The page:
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EYE ON Florida Sales Taxes

By Jeff Meigs on Thu, Oct 22, 2015 @ 02:00 PM

Topics: sales tax Floida

 

eye_on_floridaFlorida relies heavily on its sales and use tax revenue since it doesn’t have an individual income tax. Notwithstanding, the general state sales tax rate is quite reasonable at 6%. Local rates are similarly reasonable ranging from .5% to 1.5% - although not all local jurisdictions impose a sales or use tax.

Like most states, Florida sales and use tax applies primarily to sales of tangible personal property and certain services. Unique to Florida is the taxability of real property leases (i.e. office space and short and long term residential).

Registration for a sales and use tax account is done online via the Florida Department of Revenue’s web site. The registration form is quite lengthy and something important to note: At the end of the registration form the state requests the name of the person attesting to the accuracy of the information submitted on the application. This name must be one of the corporate officers listed within the application. A name other than a corporate officer listed within the application will result in the rejection of the application. The frustrating aspect of this is that the state does not notify you that the application has been rejected. You must proactively monitor your application online or by contacting the state to make sure the application has not been rejected for any reason.

Accounts are created for each business location and typically a separate sales and use tax return is required for each location. A consolidated return showing the amounts collected in each county may be filed by a dealer who operates two or more places of business and keeps records in a central office.


Estimated sales tax payments are required of some taxpayers in Florida.

Business owners who paid $200,000 or more state sales and use tax during the previous fiscal year (July 1- June 30) must file and pay estimated tax monthly. Using Form DR-15, you are required to make monthly estimated payments, January through December.  Estimated tax is due in the current month for the following month. Newly obligated taxpayers must submit their first estimated payment on their December return (due in January).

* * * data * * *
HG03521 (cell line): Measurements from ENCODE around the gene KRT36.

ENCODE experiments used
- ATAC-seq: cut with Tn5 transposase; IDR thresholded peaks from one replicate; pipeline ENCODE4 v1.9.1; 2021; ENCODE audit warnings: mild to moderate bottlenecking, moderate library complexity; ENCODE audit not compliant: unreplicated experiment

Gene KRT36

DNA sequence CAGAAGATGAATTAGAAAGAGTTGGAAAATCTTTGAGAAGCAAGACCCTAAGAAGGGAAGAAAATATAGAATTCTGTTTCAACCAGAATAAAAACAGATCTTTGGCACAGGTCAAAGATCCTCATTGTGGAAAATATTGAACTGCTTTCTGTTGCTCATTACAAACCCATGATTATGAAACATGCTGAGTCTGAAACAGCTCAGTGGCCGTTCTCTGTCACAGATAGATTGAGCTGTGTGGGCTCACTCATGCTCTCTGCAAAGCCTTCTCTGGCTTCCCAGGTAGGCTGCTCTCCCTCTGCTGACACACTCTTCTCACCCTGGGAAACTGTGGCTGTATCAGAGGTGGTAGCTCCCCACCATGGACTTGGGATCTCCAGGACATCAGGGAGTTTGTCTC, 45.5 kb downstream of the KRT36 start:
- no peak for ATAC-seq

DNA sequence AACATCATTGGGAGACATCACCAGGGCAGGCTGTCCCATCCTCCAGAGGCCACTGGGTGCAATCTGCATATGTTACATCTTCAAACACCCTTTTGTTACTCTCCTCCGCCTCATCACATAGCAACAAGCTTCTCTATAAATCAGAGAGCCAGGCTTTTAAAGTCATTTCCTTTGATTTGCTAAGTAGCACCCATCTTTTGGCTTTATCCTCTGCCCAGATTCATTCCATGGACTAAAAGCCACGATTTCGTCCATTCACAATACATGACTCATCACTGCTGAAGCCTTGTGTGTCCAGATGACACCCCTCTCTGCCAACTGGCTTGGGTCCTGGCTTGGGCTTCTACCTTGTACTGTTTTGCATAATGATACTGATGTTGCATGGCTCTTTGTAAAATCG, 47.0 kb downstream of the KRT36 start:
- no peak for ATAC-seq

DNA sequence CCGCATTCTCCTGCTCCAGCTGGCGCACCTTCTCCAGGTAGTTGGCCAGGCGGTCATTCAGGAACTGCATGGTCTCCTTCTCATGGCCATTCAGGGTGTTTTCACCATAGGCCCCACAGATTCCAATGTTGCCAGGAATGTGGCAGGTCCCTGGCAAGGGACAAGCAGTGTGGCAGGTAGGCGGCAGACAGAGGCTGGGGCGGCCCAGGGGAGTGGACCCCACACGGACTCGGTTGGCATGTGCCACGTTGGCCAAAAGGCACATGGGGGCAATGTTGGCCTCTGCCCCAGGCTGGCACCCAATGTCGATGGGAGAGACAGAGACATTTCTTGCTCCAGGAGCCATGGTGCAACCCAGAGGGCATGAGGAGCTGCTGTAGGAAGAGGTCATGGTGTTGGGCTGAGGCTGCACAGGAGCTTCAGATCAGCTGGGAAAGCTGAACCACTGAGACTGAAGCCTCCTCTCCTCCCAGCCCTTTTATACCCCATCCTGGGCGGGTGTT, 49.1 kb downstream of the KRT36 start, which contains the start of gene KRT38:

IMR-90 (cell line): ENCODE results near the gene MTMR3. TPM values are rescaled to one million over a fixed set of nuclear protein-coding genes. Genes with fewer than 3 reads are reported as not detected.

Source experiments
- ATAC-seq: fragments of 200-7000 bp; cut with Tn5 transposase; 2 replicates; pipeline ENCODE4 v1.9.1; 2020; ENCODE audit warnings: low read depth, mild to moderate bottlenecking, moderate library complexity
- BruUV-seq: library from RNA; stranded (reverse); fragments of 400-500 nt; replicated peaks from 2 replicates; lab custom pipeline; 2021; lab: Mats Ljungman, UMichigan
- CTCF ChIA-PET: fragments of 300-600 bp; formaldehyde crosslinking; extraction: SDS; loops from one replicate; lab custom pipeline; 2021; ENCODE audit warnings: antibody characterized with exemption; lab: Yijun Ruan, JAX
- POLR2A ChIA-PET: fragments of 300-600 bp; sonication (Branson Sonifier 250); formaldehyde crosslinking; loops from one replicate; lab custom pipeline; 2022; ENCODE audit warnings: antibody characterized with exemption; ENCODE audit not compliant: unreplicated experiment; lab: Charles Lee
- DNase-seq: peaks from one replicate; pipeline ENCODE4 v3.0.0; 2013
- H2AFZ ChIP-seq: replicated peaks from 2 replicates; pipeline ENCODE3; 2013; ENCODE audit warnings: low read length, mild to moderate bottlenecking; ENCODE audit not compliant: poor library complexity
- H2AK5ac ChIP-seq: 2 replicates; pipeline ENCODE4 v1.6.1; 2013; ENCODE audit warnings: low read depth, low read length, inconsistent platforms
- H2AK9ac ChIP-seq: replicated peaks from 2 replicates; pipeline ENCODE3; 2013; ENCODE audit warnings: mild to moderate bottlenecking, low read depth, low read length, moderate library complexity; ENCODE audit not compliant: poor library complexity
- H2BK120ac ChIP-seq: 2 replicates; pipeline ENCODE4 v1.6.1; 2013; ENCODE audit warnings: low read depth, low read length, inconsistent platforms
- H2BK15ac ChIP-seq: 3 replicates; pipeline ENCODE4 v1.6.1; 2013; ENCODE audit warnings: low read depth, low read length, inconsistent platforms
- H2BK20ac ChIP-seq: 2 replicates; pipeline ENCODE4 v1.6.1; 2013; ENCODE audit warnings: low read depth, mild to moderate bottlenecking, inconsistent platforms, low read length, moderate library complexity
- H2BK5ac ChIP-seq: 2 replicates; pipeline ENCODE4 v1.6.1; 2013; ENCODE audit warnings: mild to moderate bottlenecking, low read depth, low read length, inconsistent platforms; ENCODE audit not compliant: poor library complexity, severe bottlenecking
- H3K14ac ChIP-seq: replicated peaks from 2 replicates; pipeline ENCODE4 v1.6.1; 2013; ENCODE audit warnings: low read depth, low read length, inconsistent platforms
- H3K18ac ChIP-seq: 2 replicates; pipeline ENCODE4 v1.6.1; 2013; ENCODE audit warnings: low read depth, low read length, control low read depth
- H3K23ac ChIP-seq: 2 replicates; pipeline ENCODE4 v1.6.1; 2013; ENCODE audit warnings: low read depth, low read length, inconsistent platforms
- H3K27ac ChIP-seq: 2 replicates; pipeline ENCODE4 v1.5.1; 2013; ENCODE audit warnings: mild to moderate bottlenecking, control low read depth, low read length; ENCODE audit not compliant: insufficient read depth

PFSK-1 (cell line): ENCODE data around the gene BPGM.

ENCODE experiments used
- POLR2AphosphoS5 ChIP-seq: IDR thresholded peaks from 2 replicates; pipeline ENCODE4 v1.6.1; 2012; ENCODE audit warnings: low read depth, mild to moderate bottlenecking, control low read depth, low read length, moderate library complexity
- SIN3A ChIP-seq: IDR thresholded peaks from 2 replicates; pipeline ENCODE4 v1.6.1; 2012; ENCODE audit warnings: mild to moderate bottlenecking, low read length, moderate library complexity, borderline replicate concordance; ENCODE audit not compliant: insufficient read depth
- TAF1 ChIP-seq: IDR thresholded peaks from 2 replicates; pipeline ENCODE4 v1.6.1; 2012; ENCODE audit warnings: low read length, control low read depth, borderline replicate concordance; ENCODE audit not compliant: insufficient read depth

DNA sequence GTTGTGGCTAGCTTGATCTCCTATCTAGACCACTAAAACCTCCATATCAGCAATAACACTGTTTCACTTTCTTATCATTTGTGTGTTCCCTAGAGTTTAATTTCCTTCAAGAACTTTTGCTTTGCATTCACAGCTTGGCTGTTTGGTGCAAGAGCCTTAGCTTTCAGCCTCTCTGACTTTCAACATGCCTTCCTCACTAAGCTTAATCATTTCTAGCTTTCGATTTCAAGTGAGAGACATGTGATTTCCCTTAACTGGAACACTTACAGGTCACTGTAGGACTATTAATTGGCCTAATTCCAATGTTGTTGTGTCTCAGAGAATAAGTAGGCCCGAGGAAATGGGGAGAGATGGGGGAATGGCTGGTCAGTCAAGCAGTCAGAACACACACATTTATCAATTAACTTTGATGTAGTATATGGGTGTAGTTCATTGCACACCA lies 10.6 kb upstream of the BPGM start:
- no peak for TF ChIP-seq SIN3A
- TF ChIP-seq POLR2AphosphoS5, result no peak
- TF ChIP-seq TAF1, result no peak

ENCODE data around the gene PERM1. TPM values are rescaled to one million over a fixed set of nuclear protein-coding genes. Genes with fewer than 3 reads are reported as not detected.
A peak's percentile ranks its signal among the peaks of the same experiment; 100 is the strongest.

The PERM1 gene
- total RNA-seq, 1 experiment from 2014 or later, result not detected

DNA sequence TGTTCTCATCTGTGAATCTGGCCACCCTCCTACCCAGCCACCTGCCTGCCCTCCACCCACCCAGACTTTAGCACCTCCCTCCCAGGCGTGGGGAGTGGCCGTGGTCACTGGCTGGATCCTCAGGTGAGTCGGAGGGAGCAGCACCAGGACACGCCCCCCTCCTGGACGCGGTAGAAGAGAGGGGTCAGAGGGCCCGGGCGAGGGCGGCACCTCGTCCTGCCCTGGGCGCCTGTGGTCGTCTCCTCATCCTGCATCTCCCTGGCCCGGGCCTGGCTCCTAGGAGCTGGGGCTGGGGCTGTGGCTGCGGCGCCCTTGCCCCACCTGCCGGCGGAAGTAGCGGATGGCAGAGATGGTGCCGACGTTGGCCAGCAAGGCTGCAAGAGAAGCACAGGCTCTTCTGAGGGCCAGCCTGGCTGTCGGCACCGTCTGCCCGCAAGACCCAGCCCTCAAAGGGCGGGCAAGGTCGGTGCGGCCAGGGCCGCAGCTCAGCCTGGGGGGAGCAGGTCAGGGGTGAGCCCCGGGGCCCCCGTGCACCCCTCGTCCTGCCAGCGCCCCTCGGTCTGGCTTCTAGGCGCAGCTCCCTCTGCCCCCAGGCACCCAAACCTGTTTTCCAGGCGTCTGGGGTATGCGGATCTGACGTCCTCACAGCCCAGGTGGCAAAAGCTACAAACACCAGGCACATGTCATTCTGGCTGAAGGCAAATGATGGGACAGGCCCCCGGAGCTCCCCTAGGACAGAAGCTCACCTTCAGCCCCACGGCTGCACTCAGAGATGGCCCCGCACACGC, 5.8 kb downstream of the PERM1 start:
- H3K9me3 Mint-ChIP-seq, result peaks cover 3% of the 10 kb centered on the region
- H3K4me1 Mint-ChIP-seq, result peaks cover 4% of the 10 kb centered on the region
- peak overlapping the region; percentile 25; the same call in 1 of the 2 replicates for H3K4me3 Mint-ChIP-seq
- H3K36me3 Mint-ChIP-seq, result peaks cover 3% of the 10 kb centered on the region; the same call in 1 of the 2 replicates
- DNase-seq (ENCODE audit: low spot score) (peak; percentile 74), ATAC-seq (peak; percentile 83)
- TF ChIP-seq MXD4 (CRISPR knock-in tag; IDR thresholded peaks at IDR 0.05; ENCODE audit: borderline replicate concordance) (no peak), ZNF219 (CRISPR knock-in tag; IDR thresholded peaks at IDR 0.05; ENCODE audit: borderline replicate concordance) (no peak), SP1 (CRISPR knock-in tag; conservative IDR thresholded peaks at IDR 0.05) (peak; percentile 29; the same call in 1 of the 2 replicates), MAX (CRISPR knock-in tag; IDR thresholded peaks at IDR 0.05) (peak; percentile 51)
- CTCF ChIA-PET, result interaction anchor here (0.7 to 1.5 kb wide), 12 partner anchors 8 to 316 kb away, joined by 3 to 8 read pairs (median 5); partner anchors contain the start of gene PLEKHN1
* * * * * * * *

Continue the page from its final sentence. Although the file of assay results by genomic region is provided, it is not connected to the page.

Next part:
Three methods may be used for computing estimated tax as follows:

  1. Average Tax Liability Method – 60% of monthly average sales tax liability for prior year.
  2. Current Month/Previous Year Tax Liability Method – 60% of your state sales use tax due for the same month of the previous calendar year.
  3. Current Month Method - 60% of the state sales tax due for the next month's DR-15 return.

When using Method 3, you are estimating your current month's tax liability.  Your estimated tax liability on Line 9 of your December return is 60 percent (60%) of the state sales tax that you will report on your January return.

An estimated tax calculator is available online when filling out a Sales and Use Tax Return (DR-15).  This calculator will help you determine estimated tax liability using each of the three methods and allow you to choose which method you prefer to use.

Note that if you are filing separate returns by location, the estimated payment requirement is determined based on the legal entity liability rather than each location. You must account for the total from all locations in calculating the estimated payment – then allocate the estimated payment to each location return.

If you underpay your estimated tax, you will owe a penalty of 10 percent of the underpaid amount. I guess the state figures that once you are remitting $200K per year in sales tax, you can afford to hire two accountants and three attorneys to figure out your estimated payment   


 

Resale certificates expire annually. The certificates are preprinted and issued by the state. Recently, access to the preprinted resale certificate was made available by Florida to taxpayers online rather than relying on receipt of the certificate via the mail.

 Stay tuned for more of Jeff's EYE ON series as he blogs about sales and use tax State by State.

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Jeff Meigs

Written by Jeff Meigs